Viking (2001). 406pp. including index. 6.125 x 9.25 inches. Hardcover. ISBN-10: 0-670-03011-2. ISBN-13: 978-0-670-03011-8.
In the late 1820s, Sarah and Angelina Grimké traded their elite position as daughters of a prominent slaveholding family in Charleston, South Carolina, for a life dedicated to abolitionism and advocacy of women's rights in the north. The sisters became leaders in the anti-slavery movement, and their actions have had lasting repercussions for the way Americans strive for equality and social justice, even today.
In 1868, Angelina and Sarah discovered that their now deceased brother had had children with one of his slaves. True to their ideals, the Grimké sisters invited their nephews into their lives, helped educate them, and gave them the means to start a new life in postbellum America. Archibald and Francis continued the fight for equality, becoming two of the most noted African Americans of their time. Francis, an influential Presbyterian minister, and Archibald, a lawyer, diplomat, writer, and editor, were deeply involved in the burgeoning civil rights movement and the founding of the NAACP. Archibald's daughter, Angelina Weld Grimké, would become a seminal Harlem Renaissance poet and playwright.
At once a social history and a family biograpy, Lift Up Thy Voice illustrates how the question of race dominates American history — and the quintessentially American dedication to progressive ideals and social action. Spanning 150 years, this is an inspiring tale of a remarkable family that transformed itself and America.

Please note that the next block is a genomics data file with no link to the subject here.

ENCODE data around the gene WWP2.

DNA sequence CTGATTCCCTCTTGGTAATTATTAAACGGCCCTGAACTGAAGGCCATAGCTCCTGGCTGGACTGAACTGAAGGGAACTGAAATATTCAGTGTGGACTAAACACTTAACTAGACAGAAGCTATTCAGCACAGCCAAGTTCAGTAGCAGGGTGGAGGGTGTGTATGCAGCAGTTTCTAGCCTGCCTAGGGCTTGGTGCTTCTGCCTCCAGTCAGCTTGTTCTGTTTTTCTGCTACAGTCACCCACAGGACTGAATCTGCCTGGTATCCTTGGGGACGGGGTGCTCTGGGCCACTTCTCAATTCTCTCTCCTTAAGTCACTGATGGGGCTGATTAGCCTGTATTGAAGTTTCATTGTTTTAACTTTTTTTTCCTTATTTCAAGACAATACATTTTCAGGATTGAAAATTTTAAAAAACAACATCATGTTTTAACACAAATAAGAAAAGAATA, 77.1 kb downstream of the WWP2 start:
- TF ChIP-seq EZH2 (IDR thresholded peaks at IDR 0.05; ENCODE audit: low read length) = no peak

Mark Perry is the author of Conceived in Liberty: Joshua Chamberlain, William Oates, and the American Civil War, a main selection of the History Book Club now available from Penguin, and three other books. An award-winning writer, he has written on history, the Middle East conflict, and American foreign policy for numerous magazines and newspapers. He lives in Arlington, Virginia.
The front dust-jacket photo collage by Marc Yankus is derived from photographs from the Archibald Grimké Papers, Moorland-Spingarn Research Center, Howard University. In the foreground is Nancy Weston Grimké; in the background are her sons Francis, Archibald, and John Grimké.
Note: Also see Gerda Lerner's The Grimké Sisters from South Carolina.
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